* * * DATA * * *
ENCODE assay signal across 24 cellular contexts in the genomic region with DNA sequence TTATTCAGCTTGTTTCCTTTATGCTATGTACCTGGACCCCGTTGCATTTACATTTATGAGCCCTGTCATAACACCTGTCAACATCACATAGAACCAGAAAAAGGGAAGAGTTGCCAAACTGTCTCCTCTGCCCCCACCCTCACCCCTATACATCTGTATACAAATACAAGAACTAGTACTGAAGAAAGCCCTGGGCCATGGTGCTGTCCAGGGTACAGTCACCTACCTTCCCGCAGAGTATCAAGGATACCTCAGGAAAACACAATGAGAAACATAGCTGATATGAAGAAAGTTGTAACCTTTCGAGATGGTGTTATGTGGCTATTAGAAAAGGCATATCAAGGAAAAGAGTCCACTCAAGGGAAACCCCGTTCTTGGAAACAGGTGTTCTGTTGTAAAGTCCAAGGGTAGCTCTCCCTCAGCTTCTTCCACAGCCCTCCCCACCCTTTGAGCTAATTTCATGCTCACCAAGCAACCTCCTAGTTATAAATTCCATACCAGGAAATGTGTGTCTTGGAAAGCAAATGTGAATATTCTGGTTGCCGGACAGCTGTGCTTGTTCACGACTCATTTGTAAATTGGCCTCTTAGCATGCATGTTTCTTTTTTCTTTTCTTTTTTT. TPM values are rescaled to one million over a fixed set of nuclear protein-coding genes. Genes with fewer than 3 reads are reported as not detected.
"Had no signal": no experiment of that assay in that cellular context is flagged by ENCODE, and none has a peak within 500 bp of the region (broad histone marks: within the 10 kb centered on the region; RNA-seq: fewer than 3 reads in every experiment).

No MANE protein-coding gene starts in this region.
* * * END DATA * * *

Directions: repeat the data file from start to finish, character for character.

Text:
ENCODE assay signal across 24 cellular contexts in the genomic region with DNA sequence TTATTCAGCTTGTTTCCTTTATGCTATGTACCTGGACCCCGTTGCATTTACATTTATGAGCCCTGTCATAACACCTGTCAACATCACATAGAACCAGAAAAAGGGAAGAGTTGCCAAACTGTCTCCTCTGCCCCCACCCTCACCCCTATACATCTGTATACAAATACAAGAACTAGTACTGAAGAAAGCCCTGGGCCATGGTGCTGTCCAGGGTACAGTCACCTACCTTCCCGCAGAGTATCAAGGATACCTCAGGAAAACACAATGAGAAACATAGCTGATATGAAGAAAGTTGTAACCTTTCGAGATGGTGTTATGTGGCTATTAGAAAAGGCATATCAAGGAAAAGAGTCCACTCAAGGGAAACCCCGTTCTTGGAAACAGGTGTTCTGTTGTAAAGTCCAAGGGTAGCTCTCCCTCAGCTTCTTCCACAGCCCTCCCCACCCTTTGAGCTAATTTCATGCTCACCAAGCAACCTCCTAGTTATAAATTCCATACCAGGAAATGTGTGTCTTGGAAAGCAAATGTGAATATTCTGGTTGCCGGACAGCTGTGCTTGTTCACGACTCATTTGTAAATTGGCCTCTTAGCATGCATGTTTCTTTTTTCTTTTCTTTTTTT. TPM values are rescaled to one million over a fixed set of nuclear protein-coding genes. Genes with fewer than 3 reads are reported as not detected.
"Had no signal": no experiment of that assay in that cellular context is flagged by ENCODE, and none has a peak within 500 bp of the region (broad histone marks: within the 10 kb centered on the region; RNA-seq: fewer than 3 reads in every experiment).

No MANE protein-coding gene starts in this region.